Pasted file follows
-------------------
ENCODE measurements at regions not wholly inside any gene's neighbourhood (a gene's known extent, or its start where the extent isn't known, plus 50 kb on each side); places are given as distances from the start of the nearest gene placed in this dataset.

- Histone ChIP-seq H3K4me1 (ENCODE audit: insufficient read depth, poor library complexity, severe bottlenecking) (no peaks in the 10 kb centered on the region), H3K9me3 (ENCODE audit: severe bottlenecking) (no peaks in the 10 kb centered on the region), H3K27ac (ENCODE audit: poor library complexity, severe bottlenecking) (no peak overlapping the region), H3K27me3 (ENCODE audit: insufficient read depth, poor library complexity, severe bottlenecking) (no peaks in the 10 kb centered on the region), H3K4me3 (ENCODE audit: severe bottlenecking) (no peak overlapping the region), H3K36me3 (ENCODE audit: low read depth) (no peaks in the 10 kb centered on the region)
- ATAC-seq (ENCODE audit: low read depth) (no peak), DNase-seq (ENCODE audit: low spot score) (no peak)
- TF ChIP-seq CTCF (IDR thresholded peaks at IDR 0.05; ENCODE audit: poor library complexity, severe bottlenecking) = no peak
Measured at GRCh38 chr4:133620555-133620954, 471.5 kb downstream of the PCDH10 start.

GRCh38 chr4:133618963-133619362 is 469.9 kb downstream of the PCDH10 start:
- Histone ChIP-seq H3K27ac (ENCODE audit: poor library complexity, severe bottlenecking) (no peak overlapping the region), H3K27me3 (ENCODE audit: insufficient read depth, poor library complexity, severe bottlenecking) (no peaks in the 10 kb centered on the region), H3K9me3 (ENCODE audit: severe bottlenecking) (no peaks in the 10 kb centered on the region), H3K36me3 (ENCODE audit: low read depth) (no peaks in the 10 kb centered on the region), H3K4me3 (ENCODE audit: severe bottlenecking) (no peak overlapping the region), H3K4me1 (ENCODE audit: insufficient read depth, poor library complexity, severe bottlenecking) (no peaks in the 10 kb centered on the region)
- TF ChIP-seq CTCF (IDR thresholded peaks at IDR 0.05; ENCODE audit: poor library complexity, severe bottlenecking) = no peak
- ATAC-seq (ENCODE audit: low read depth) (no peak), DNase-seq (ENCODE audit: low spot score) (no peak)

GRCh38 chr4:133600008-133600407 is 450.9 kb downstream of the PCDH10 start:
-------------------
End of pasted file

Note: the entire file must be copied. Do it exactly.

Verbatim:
ENCODE measurements at regions not wholly inside any gene's neighbourhood (a gene's known extent, or its start where the extent isn't known, plus 50 kb on each side); places are given as distances from the start of the nearest gene placed in this dataset.

- Histone ChIP-seq H3K4me1 (ENCODE audit: insufficient read depth, poor library complexity, severe bottlenecking) (no peaks in the 10 kb centered on the region), H3K9me3 (ENCODE audit: severe bottlenecking) (no peaks in the 10 kb centered on the region), H3K27ac (ENCODE audit: poor library complexity, severe bottlenecking) (no peak overlapping the region), H3K27me3 (ENCODE audit: insufficient read depth, poor library complexity, severe bottlenecking) (no peaks in the 10 kb centered on the region), H3K4me3 (ENCODE audit: severe bottlenecking) (no peak overlapping the region), H3K36me3 (ENCODE audit: low read depth) (no peaks in the 10 kb centered on the region)
- ATAC-seq (ENCODE audit: low read depth) (no peak), DNase-seq (ENCODE audit: low spot score) (no peak)
- TF ChIP-seq CTCF (IDR thresholded peaks at IDR 0.05; ENCODE audit: poor library complexity, severe bottlenecking) = no peak
Measured at GRCh38 chr4:133620555-133620954, 471.5 kb downstream of the PCDH10 start.

GRCh38 chr4:133618963-133619362 is 469.9 kb downstream of the PCDH10 start:
- Histone ChIP-seq H3K27ac (ENCODE audit: poor library complexity, severe bottlenecking) (no peak overlapping the region), H3K27me3 (ENCODE audit: insufficient read depth, poor library complexity, severe bottlenecking) (no peaks in the 10 kb centered on the region), H3K9me3 (ENCODE audit: severe bottlenecking) (no peaks in the 10 kb centered on the region), H3K36me3 (ENCODE audit: low read depth) (no peaks in the 10 kb centered on the region), H3K4me3 (ENCODE audit: severe bottlenecking) (no peak overlapping the region), H3K4me1 (ENCODE audit: insufficient read depth, poor library complexity, severe bottlenecking) (no peaks in the 10 kb centered on the region)
- TF ChIP-seq CTCF (IDR thresholded peaks at IDR 0.05; ENCODE audit: poor library complexity, severe bottlenecking) = no peak
- ATAC-seq (ENCODE audit: low read depth) (no peak), DNase-seq (ENCODE audit: low spot score) (no peak)

GRCh38 chr4:133600008-133600407 is 450.9 kb downstream of the PCDH10 start: